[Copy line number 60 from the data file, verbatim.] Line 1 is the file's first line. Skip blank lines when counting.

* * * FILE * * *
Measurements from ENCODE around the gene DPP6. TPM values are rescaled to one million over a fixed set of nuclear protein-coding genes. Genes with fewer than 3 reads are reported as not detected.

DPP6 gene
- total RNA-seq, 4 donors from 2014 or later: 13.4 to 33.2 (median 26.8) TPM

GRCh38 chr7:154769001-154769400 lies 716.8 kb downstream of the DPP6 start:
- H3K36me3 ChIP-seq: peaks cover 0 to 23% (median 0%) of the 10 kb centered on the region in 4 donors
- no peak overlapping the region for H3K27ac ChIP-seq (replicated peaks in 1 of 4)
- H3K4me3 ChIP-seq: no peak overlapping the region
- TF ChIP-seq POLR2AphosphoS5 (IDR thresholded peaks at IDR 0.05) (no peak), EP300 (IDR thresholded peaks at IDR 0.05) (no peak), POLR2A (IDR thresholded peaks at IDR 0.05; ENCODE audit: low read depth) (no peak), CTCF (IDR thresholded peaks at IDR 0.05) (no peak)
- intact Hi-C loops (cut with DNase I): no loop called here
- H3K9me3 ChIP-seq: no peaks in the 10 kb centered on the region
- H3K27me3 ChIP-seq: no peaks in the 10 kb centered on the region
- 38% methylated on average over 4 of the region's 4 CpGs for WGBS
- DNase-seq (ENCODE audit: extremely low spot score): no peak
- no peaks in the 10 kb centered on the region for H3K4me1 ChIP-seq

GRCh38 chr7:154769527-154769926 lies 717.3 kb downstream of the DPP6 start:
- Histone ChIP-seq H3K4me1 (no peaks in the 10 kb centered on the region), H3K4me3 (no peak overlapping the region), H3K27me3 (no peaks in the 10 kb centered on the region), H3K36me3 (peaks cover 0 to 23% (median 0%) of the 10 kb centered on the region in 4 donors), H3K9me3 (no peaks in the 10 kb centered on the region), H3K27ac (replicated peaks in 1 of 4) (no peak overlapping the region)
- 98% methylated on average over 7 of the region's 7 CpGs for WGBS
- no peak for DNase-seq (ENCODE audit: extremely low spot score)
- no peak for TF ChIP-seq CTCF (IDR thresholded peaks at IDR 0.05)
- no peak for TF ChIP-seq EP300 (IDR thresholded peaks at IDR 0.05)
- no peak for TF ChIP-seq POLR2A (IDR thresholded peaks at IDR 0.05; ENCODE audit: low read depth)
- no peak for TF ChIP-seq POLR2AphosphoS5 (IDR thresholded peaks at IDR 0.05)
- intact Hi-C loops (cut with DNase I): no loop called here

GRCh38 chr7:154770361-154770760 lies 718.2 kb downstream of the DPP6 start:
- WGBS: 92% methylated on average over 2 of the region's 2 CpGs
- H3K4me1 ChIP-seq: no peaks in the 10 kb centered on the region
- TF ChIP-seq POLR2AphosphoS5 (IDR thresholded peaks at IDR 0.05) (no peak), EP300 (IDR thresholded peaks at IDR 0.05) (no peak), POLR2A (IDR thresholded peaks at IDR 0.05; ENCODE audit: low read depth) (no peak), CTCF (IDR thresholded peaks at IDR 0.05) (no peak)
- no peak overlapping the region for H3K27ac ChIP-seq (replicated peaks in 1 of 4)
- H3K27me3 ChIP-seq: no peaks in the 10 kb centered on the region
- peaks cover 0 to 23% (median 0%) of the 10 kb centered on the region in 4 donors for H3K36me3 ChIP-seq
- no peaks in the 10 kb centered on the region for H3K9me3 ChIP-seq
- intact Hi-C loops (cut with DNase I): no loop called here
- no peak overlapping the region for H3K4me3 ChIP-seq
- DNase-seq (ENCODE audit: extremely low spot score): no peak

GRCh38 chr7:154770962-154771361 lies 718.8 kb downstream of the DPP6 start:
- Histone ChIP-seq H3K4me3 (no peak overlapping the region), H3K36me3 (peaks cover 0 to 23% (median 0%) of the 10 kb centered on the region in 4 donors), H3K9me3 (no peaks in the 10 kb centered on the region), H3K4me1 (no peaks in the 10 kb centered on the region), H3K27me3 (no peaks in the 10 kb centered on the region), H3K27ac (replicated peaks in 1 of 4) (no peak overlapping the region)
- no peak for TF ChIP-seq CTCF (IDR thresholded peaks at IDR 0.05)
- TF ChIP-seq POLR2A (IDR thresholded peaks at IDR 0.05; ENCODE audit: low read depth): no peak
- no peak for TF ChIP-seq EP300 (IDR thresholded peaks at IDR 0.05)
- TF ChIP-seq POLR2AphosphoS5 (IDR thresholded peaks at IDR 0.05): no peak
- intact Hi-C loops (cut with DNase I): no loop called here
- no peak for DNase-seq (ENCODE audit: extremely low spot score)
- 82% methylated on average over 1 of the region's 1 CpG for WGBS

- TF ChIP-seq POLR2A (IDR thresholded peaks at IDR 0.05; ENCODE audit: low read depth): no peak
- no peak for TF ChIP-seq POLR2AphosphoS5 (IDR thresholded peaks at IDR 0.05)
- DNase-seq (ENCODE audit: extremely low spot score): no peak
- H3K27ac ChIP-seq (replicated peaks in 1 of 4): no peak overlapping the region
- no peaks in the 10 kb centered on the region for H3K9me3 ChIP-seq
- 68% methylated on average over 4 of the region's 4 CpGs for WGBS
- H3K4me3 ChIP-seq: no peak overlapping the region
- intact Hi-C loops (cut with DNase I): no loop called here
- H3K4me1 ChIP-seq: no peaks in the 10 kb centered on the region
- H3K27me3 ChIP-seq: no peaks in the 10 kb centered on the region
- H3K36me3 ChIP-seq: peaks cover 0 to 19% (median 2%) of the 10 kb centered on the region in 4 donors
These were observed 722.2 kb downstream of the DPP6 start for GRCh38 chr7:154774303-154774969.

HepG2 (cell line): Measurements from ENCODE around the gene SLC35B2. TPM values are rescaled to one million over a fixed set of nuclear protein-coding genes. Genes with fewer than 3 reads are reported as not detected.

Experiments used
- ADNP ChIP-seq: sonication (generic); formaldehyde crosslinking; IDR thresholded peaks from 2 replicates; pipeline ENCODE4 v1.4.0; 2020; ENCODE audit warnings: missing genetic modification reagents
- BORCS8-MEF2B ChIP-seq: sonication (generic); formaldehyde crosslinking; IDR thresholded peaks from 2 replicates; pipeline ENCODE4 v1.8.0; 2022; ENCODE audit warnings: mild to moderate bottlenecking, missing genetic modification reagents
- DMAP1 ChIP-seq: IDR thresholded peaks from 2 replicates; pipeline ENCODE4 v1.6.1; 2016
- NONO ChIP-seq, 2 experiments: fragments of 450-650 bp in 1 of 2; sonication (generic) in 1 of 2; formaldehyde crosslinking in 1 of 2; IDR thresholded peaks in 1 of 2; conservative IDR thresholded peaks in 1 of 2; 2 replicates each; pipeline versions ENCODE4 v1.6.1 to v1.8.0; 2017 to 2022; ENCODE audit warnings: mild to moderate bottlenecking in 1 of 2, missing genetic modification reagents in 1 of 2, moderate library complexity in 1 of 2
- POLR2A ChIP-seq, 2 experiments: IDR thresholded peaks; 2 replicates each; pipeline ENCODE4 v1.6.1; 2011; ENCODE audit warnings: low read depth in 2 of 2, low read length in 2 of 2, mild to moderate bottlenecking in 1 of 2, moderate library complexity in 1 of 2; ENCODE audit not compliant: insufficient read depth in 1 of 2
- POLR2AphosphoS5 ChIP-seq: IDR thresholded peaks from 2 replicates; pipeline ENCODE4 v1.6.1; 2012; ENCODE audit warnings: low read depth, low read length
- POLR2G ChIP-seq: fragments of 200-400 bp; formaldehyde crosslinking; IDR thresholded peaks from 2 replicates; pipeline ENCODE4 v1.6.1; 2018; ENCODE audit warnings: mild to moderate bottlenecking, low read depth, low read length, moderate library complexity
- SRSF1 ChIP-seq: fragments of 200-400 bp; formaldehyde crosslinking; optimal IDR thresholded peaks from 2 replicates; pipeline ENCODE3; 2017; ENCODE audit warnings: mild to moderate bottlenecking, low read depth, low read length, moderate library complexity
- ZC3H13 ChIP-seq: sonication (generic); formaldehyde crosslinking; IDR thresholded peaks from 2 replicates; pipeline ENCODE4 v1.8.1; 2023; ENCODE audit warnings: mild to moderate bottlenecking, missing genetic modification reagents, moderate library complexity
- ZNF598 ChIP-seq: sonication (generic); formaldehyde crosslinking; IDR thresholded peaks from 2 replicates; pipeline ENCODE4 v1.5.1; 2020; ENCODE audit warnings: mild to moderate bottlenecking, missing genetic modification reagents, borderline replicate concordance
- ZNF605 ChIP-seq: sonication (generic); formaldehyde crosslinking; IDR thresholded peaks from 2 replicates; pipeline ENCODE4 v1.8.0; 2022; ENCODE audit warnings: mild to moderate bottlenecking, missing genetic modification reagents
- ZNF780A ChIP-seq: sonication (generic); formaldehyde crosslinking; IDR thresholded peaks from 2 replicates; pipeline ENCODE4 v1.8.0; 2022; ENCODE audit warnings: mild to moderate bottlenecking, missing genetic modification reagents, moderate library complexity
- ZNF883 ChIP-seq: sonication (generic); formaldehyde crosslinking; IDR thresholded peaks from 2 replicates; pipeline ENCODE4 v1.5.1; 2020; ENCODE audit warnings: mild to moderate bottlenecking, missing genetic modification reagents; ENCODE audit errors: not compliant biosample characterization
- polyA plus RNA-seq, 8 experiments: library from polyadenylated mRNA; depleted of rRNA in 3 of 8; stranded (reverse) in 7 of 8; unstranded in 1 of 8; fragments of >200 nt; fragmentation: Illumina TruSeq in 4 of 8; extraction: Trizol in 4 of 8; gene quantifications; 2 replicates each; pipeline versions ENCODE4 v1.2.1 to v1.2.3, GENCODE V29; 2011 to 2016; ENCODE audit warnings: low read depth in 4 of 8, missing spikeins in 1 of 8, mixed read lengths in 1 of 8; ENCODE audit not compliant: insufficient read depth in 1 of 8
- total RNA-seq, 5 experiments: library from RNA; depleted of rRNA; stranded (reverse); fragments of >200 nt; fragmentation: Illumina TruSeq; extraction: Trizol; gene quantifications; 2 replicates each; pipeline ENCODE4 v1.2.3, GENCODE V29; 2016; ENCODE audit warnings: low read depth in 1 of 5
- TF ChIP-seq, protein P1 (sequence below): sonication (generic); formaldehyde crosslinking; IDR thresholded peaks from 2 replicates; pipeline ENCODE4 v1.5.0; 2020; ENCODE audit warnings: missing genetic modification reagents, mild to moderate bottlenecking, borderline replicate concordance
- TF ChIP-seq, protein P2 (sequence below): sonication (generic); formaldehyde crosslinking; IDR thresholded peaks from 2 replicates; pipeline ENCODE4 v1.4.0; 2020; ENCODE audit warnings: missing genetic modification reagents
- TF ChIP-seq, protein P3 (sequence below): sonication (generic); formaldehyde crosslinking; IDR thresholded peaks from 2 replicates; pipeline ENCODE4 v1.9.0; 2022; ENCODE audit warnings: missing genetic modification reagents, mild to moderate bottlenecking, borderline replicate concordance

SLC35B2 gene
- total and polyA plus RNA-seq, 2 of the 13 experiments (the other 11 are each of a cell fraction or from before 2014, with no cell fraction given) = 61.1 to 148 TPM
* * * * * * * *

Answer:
- DMAP1 ChIP-seq: IDR thresholded peaks from 2 replicates; pipeline ENCODE4 v1.6.1; 2016